ERIC Number: ED227107
Record Type: RIE
Publication Date: 1982-Jul-30
Reference Count: 0
Intelligence, Motivation, and Academic Work.
Snow, Richard E.
With respect to the high school student, there has been: (1) a decline over the past 10-15 years in high school student averages in aptitude for learning, in achievement from learning, and in motivation for further learning; (2) an increase in the need for remedial mathematics and reading and writing skill courses for college students; and (3) an even more severe need for remedial instruction for the non-college bound high school graduate, particularly in the military. In reviewing studies done on teenage reading and television viewing habits, it becomes obvious that many teenagers today show little purposive striving toward goals of intellectual development, and they invest little mental effort in learning. General observations of schools today indicate that they are profoundly diverse, porous, loosely-coupled systems and that the education system in general is panacea-ridden. These aspects of schools operate to complicate the problem and to thwart attempts at improvement. Recommendations for improvement include: (1) federal and state policies must be framed as adaptive strategies; (2) instructional strategies within a locale must be adaptive; (3) cognitive psychology needs to be researched more thoroughly; (4) cognitive instructional techniques must be taught to teachers; and (5) technology must be used in the classroom. (JM)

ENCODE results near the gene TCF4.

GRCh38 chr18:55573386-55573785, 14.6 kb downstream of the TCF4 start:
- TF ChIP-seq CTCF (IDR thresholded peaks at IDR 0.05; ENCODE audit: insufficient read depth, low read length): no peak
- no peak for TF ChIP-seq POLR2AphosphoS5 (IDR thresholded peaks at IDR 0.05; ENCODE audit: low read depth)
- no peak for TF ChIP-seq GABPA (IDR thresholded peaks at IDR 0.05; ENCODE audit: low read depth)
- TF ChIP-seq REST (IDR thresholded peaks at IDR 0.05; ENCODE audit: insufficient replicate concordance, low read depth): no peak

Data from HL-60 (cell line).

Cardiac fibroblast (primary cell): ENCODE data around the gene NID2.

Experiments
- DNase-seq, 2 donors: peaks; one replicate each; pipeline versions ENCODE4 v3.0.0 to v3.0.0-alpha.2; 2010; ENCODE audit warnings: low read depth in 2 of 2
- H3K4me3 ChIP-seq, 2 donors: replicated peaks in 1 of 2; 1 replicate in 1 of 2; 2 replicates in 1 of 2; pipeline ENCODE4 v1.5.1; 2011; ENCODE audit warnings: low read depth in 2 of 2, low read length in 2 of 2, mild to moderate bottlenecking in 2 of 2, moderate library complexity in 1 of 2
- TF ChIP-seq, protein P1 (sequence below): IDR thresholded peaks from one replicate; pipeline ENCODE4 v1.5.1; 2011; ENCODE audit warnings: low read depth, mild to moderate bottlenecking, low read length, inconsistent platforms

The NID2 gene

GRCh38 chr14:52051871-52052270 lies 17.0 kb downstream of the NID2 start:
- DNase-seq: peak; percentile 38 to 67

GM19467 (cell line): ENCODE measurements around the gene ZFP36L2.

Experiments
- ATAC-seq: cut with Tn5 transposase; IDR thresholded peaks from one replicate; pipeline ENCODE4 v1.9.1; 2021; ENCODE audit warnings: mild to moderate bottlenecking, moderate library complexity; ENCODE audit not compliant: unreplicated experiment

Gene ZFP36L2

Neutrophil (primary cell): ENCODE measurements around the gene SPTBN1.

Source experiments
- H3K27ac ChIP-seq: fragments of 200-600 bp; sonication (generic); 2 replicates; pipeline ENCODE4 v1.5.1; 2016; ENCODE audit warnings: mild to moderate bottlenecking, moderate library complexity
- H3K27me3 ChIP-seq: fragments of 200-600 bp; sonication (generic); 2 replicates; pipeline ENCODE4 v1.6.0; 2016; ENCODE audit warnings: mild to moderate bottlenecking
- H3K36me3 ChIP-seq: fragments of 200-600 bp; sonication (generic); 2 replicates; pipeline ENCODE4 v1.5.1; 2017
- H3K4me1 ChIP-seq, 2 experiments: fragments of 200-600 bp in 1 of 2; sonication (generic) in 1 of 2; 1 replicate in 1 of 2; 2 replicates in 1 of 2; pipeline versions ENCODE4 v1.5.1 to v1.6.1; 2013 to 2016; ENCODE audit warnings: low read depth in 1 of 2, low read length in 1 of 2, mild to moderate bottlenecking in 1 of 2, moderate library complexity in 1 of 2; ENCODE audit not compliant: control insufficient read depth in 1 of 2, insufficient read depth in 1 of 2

Publication Type: Information Analyses; Opinion Papers; Speeches/Meeting Papers
Education Level: N/A
Sponsor: Department of Education, Washington, DC.
Authoring Institution: National Commission on Excellence in Education (ED), Washington, DC.
Identifiers: National Commission on Excellence in Education
Note: Paper presented at a Symposium on "The Student's Role in Learning" conducted by the National Commission on Excellence in Education (San Diego, CA, July 30, 1982). For related documents, see SP 022 210 and SP 022 224-225.